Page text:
Greg’s Place cost almost £700,000

Its named after Greg Dyke not your favourite chain of bakeries

You’ve probably all walked past it. Last year it was a big grey slab of concrete masquerading under the name of Vanbrugh Piazza. This year it’s a slightly less grey slab of concrete named Greg’s Place, after former chancellor Greg Dyke (who knew). But how much does planting some grass and adding in a never to be used danger seat overlooking the goose poo infested lake cost?

Turns out these things are pretty expensive.

In an FOI conducted by The Tab, we can confirm that the cost of Greg’s Place was a staggering £683,000.

This seems rather a lot. Now, students are well known for their responsible purchases so let’s put this into perspective, what could we buy with all that dollar?

25 Bachelor Degrees

We could all do with less crippling debt.

5,691 months of First year rent

Money that could be well spent on cheeky VKs in Kuda or some new chinos for Revs #squad photos.

136,600 packs of condoms

For any of those idiots lacking the free Tab merchandise (safe sex people).

13,938 next day trains to London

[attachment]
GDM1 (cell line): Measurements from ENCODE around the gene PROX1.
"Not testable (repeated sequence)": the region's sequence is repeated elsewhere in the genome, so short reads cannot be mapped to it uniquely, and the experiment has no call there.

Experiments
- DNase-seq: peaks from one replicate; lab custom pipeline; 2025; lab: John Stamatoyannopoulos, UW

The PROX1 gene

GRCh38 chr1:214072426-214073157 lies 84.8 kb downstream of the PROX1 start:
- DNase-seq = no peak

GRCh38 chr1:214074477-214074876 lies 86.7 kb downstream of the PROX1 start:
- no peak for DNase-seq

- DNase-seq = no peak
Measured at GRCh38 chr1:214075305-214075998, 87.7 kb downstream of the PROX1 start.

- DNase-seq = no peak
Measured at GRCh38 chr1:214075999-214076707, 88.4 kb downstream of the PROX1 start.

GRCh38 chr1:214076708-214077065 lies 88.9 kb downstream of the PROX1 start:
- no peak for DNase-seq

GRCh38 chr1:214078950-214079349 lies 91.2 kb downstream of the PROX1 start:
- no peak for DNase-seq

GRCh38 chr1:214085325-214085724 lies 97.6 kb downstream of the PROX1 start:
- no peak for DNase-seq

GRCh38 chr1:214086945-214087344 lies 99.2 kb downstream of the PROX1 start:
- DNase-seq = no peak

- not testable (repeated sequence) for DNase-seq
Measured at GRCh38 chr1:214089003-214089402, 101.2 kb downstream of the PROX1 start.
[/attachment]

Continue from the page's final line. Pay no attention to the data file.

Ever fancied a last minute Oxford Street shopping trip or a surprise meal with the parents?

2,008 places on package holidays to Spain

For that sun-filled holiday with the ladz you’ve always dreamed of.

3 Aston Martin Vanquish Volantes

Apparently these are fancy cars that people want.

1,267 iPhone 6Ss

For when the iPhone 4 is just not quite up-to-date enough and you can’t afford that upgrade.

45,533 litres of Smirnoff

Can you imagine the carnage?

76,312 Nandos chicken burgers with 2 sides

That would sort out all future dates from now to eternity.

91,066 cocktails in Evil Eye

£7.50 for a drink is something the university should subsidise.

843,209 packs of supernoodles

A wonderful gourmet meal for one or “with your favourite curry as a tasty alternative to rice.”

You have to admit, Greg’s Place feels slightly like that drunk ASOS purchase you made at 4am and woke up regretting. But you never know. In the balmy York summer it may become the place “on which performance, art, events and student enterprise will be showcased and allowed to flourish.”